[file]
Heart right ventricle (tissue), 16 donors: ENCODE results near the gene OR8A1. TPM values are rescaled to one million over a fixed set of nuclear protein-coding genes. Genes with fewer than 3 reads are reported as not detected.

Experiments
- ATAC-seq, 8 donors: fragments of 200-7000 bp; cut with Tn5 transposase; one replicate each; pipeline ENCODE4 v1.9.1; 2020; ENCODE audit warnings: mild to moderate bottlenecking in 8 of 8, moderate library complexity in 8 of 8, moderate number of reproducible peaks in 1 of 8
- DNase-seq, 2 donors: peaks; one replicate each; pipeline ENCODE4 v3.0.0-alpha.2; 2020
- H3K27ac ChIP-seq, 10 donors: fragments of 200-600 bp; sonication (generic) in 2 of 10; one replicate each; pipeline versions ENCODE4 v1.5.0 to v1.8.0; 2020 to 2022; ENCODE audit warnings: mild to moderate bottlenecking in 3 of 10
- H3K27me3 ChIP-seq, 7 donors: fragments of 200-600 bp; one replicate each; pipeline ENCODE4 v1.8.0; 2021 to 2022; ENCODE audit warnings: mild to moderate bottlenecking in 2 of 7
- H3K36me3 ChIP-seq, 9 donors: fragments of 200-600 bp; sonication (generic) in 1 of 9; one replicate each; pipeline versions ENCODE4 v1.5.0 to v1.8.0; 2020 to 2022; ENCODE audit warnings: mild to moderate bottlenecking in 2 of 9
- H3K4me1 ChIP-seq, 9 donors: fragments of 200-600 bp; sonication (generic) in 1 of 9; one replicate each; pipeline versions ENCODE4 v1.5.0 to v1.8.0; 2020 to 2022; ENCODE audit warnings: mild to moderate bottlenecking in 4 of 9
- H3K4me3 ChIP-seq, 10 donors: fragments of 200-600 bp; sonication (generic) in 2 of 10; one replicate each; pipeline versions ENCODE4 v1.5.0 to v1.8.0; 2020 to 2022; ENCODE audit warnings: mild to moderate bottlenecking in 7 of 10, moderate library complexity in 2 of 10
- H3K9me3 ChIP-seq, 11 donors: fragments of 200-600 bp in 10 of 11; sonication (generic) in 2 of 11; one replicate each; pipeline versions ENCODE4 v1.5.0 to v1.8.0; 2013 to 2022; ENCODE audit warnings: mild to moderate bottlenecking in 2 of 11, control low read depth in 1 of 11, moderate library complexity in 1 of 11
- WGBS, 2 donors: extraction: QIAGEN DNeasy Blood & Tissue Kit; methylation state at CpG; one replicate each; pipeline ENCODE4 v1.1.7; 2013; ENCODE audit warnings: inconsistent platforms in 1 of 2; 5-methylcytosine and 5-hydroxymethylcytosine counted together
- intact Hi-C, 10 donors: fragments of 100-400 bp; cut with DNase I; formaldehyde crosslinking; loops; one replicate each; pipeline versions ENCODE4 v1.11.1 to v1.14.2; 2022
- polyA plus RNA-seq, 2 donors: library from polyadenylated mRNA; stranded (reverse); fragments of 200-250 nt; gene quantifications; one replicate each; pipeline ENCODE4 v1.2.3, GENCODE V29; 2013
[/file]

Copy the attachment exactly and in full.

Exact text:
Heart right ventricle (tissue), 16 donors: ENCODE results near the gene OR8A1. TPM values are rescaled to one million over a fixed set of nuclear protein-coding genes. Genes with fewer than 3 reads are reported as not detected.

Experiments
- ATAC-seq, 8 donors: fragments of 200-7000 bp; cut with Tn5 transposase; one replicate each; pipeline ENCODE4 v1.9.1; 2020; ENCODE audit warnings: mild to moderate bottlenecking in 8 of 8, moderate library complexity in 8 of 8, moderate number of reproducible peaks in 1 of 8
- DNase-seq, 2 donors: peaks; one replicate each; pipeline ENCODE4 v3.0.0-alpha.2; 2020
- H3K27ac ChIP-seq, 10 donors: fragments of 200-600 bp; sonication (generic) in 2 of 10; one replicate each; pipeline versions ENCODE4 v1.5.0 to v1.8.0; 2020 to 2022; ENCODE audit warnings: mild to moderate bottlenecking in 3 of 10
- H3K27me3 ChIP-seq, 7 donors: fragments of 200-600 bp; one replicate each; pipeline ENCODE4 v1.8.0; 2021 to 2022; ENCODE audit warnings: mild to moderate bottlenecking in 2 of 7
- H3K36me3 ChIP-seq, 9 donors: fragments of 200-600 bp; sonication (generic) in 1 of 9; one replicate each; pipeline versions ENCODE4 v1.5.0 to v1.8.0; 2020 to 2022; ENCODE audit warnings: mild to moderate bottlenecking in 2 of 9
- H3K4me1 ChIP-seq, 9 donors: fragments of 200-600 bp; sonication (generic) in 1 of 9; one replicate each; pipeline versions ENCODE4 v1.5.0 to v1.8.0; 2020 to 2022; ENCODE audit warnings: mild to moderate bottlenecking in 4 of 9
- H3K4me3 ChIP-seq, 10 donors: fragments of 200-600 bp; sonication (generic) in 2 of 10; one replicate each; pipeline versions ENCODE4 v1.5.0 to v1.8.0; 2020 to 2022; ENCODE audit warnings: mild to moderate bottlenecking in 7 of 10, moderate library complexity in 2 of 10
- H3K9me3 ChIP-seq, 11 donors: fragments of 200-600 bp in 10 of 11; sonication (generic) in 2 of 11; one replicate each; pipeline versions ENCODE4 v1.5.0 to v1.8.0; 2013 to 2022; ENCODE audit warnings: mild to moderate bottlenecking in 2 of 11, control low read depth in 1 of 11, moderate library complexity in 1 of 11
- WGBS, 2 donors: extraction: QIAGEN DNeasy Blood & Tissue Kit; methylation state at CpG; one replicate each; pipeline ENCODE4 v1.1.7; 2013; ENCODE audit warnings: inconsistent platforms in 1 of 2; 5-methylcytosine and 5-hydroxymethylcytosine counted together
- intact Hi-C, 10 donors: fragments of 100-400 bp; cut with DNase I; formaldehyde crosslinking; loops; one replicate each; pipeline versions ENCODE4 v1.11.1 to v1.14.2; 2022
- polyA plus RNA-seq, 2 donors: library from polyadenylated mRNA; stranded (reverse); fragments of 200-250 nt; gene quantifications; one replicate each; pipeline ENCODE4 v1.2.3, GENCODE V29; 2013